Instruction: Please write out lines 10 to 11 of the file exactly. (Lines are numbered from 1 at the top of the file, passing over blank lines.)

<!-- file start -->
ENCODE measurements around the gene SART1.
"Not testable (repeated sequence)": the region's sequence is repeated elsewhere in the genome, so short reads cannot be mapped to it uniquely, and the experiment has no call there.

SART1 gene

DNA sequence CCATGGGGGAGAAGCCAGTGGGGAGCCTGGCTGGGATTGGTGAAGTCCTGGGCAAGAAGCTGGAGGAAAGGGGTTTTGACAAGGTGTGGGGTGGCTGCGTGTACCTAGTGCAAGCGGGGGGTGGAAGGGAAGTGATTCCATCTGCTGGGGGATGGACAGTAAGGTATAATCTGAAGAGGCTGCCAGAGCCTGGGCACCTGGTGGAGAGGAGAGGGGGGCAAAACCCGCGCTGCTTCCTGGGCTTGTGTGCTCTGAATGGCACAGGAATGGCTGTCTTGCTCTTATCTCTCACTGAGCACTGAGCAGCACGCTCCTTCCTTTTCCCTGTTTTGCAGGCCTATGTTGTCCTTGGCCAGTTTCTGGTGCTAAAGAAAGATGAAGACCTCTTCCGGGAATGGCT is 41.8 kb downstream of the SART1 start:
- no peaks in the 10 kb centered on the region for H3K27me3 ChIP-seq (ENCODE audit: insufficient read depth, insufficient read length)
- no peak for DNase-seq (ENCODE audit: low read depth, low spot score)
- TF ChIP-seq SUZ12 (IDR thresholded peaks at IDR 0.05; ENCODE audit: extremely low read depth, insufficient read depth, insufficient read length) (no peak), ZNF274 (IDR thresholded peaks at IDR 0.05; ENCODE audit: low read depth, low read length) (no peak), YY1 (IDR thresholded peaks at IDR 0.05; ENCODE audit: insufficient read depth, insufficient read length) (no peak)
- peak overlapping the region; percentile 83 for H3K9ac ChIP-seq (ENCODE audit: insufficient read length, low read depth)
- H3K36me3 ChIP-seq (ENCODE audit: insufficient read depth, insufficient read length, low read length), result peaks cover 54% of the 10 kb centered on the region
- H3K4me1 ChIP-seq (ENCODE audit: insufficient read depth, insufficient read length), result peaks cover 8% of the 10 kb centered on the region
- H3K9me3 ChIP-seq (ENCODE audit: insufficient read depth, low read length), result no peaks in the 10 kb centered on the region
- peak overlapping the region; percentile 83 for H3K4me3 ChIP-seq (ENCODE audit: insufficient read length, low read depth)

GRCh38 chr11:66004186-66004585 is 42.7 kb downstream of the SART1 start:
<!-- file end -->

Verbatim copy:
- H3K4me1 ChIP-seq (ENCODE audit: insufficient read depth, insufficient read length), result peaks cover 8% of the 10 kb centered on the region
- H3K9me3 ChIP-seq (ENCODE audit: insufficient read depth, low read length), result no peaks in the 10 kb centered on the region